He added, “We’ve been real aggressive and we will continue to be real aggressive … We will look at any measures that have passed by states that have the impact of having a negative impact on people simply seeking to do that which defines us as Americans — What makes this country exceptional, which is to give ordinary citizens the extraordinary choice to decide who their leaders are.”
Holder them emphatically said, “As long as I’m Attorney General … this is going to be a primary focus for my time as Attorney General and I would expect the same is true for my successor.”
Outgoing AG Eric Holder Talks Criminal Justice Reform, Smart On Crime
Roland Martin, host of “NewsOne Now” recently sat down with outgoing Attorney General Eric Holder for an exclusive one-on-one interview covering a wide rage of topics including how he has dealt with staunch opposition from Republicans and his critics.
Holder explained to Martin when responding to harsh criticism, “You always have to maintain the dignity of the office.” He then added, “But in a lot of ways that’s not who I am.”
“You hit me, I want to hit you back. And so I have held back in a lot of the responses that I have made to criticism that I thought were unfair.”
The nation’s first African American Attorney General then told Martin he got to a point where he said, “All right I’m just not going to take that.’”
“This is a very polarized environment that we work in. In Washington DC the Attorney General over recent years has been a focus of these kinds of things. So it’s not just been me. I think back to my predecessor Janet Reno, she came this close to being held in contempt over some documents that she did not want to provide.”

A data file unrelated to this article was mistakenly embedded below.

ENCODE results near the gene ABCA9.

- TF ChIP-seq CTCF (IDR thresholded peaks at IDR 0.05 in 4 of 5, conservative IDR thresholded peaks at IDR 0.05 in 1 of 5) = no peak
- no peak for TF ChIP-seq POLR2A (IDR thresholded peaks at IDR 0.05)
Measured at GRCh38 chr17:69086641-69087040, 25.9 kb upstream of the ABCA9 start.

“We’re not seeing anything that is necessarily new, I will say I think the intensity of the criticism that has come my way is a bit unprecedented.”
What’s Next For Eric Holder After He Vacates The Office Of Attorney General
Roland Martin, host of “NewsOne Now” recently spoke with outgoing Attorney General Eric Holder about what he plans to do once he exits the Department of Justice.
When Senate Republicans stop stalling and confirm Loretta Lynch to be the next US Attorney General,Eric Holder will leave the Justice Department and move on to the next stage of his career.
Holder told Roland Martin in this portion of their one-on-one “NewsOne Now” interview that he is already focusing on what his next plans are prior to vacating office.
Prior to starting on is new endeavors the outgoing Attorney General plans on “recharging” his batteries. “It’s been a tough six years and so I think I’m going to take some rest for a few months.”
Once that time period is over Holder said, “I want to try to decide what it is that I want to do to continue the work that we’ve started in the justice department.”
While he is taking a well deserved rest, Holder whose “… people are form Barbados” can be expected to take a trip to the island nation in the Caribbean “at least one time” for some R&R.
In February of 2014, Holder was hospitalized after experiencing faintness and shortness of breath during a staff meeting, according to a CBS News report.
A Justice Department official told CBS News that Holder became ill during his daily 9:30 a.m. meeting with staff. He excused himself and walked out of the room. His security detail then made the decision that he should go to the hospital.
He was transported by ambulance to the hospital, the official said, adding that en route Holder joked with paramedics and never lost consciousness.
In response to Martin asking about his experience of being hospitalized Holder said, “You try to come up with stress management techniques, because if you don’t you can get up in the morning and immediately, at least for me feel this knot in your chest.”
“On a day to day basis you’re dealing with national security issues, domestic issues, civil rights issues, environmental, natural resource issues — there is a constant drum of things that you have to deal with and it’s tough.
All that and more in this edition of the NewsOne Now Audio Podcast.